Parents are using technology to monitor their teen-agers’ driving, reports the Washington Post.
Figuring their children are better off annoyed than dead, parents have opened a new front in the battle to lower teenagers’ accident rates. Using technology employed by truck fleets to monitor drivers, families are spending as much as $2,500 for microcomputers and “black boxes” that feed speed and braking data into a home computer; cockpit video cameras; Global Positioning System devices that track teenagers through their cell phones; and lower-tech surveillance, such as the Tell-My-Mom.com bumper sticker.
There’s no right to privacy when you’re driving, a stepfather says.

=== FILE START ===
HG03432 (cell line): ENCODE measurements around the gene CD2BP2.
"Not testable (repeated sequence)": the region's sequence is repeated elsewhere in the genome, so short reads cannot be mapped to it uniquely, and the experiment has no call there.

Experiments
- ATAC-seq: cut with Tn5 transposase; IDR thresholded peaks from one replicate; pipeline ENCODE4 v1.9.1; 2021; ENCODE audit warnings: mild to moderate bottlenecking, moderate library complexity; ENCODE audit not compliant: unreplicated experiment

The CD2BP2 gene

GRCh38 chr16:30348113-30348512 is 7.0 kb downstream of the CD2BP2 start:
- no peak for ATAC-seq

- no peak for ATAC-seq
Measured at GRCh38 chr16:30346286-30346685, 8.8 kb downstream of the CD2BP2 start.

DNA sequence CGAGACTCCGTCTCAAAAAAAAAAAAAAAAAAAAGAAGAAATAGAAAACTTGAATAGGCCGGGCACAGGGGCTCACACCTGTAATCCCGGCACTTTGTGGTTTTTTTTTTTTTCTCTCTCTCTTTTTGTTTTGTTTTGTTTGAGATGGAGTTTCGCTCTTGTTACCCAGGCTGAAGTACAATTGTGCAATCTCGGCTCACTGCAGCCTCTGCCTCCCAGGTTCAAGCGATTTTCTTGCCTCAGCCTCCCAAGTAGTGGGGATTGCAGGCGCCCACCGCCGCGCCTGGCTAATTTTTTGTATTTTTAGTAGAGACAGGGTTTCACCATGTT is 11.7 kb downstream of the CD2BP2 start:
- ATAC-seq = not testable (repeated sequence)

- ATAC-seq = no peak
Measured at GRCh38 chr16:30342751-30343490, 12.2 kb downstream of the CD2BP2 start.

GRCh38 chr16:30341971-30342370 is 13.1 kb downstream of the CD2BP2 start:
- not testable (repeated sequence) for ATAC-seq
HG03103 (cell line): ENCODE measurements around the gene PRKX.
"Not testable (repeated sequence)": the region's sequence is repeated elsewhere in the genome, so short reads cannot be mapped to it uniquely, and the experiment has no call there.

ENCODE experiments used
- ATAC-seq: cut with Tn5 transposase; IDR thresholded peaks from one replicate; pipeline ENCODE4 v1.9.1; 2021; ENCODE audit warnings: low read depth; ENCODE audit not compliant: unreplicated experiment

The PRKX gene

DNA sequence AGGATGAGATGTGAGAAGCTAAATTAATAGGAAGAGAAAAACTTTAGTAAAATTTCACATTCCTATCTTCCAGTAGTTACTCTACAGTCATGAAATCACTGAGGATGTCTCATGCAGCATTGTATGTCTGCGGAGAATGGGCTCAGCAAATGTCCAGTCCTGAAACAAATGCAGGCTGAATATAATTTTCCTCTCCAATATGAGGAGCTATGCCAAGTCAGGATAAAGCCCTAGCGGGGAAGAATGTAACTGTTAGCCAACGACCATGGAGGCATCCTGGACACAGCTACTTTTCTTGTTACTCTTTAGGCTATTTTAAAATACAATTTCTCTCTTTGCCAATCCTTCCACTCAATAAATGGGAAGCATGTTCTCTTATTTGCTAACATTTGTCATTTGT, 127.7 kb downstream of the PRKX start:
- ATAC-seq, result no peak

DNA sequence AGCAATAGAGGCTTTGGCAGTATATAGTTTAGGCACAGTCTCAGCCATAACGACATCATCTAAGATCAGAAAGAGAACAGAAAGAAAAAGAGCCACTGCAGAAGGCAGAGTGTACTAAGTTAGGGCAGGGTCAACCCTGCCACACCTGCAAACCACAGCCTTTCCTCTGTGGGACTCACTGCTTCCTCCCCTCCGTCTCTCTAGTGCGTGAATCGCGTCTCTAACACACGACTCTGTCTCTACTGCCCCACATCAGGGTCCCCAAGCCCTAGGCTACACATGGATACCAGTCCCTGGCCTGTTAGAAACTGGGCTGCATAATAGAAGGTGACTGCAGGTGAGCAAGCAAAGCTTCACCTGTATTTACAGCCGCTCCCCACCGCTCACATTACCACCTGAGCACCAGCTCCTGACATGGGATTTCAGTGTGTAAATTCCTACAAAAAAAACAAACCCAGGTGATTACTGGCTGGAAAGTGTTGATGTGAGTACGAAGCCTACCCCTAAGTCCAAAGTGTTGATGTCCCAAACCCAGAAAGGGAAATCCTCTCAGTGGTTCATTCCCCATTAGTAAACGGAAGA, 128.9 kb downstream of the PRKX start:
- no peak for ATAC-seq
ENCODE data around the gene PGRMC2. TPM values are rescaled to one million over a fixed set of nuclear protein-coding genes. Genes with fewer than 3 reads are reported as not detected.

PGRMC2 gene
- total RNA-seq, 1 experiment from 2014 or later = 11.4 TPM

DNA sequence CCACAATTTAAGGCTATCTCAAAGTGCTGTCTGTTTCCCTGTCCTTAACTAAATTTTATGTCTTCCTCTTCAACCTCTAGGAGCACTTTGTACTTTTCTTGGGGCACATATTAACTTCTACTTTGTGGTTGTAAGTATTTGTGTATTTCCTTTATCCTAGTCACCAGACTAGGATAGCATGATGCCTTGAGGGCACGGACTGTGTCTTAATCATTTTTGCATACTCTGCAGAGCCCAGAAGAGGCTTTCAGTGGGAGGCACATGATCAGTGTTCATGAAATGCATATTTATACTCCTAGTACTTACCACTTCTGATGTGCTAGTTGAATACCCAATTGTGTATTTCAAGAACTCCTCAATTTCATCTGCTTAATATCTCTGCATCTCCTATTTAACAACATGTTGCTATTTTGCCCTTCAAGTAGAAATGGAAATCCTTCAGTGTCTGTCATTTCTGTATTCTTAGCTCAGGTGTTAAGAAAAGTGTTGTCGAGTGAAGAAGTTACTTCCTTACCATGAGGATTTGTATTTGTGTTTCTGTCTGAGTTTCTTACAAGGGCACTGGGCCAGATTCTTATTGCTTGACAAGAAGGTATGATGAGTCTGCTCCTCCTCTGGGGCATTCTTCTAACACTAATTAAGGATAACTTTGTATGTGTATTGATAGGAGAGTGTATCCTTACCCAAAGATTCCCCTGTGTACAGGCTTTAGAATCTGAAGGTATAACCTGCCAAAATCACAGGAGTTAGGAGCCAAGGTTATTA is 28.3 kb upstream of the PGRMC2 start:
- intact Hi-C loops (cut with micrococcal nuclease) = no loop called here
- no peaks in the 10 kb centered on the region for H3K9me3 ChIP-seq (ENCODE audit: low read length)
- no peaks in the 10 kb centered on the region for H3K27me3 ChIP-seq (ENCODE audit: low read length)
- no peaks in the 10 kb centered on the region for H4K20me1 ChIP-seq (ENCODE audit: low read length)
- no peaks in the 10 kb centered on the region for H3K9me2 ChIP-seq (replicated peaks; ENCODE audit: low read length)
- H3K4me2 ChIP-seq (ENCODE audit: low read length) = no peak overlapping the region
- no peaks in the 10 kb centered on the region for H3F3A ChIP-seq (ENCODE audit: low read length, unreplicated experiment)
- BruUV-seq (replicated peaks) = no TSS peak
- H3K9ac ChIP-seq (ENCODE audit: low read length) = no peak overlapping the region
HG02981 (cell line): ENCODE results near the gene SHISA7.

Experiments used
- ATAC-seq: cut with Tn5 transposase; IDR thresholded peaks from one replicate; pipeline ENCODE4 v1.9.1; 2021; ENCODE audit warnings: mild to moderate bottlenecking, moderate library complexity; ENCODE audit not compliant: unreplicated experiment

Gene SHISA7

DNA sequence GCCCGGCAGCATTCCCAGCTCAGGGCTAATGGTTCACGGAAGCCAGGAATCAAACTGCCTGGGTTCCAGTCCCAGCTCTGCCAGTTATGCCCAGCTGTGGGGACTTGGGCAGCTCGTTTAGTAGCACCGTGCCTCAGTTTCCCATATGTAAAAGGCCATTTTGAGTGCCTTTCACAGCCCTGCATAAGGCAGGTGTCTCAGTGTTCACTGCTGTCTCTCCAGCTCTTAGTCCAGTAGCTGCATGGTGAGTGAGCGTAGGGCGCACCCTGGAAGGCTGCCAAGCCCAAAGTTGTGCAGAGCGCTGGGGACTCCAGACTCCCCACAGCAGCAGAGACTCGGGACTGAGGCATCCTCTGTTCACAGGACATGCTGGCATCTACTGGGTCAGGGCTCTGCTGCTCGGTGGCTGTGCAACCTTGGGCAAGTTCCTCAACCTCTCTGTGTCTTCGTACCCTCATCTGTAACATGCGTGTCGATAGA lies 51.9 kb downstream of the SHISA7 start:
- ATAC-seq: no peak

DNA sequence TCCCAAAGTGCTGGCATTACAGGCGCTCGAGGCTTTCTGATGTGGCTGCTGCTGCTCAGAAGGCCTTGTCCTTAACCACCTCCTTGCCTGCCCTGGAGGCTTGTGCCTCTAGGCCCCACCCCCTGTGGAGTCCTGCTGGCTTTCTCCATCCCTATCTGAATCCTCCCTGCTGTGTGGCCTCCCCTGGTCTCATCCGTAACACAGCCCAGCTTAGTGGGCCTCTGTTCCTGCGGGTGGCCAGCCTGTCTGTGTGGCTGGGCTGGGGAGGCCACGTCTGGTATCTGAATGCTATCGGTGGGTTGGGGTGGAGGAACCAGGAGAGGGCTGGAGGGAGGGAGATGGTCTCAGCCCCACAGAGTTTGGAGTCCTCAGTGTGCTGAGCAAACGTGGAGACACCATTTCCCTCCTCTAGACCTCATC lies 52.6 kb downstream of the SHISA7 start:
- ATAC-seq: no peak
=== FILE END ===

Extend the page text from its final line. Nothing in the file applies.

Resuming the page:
In a 26-week trial, the Mayo Clinic put $1,400 cameras in the cars of high school students in Minnesota. “During the trial, students’ near misses, swerves and hard braking that trigger the camera dropped from 24 a week to nearly zero.” Nearly all the students used their seat belts, compared to one third when the trial began.
If a consumer market develops for the technology, the price is expected to go down.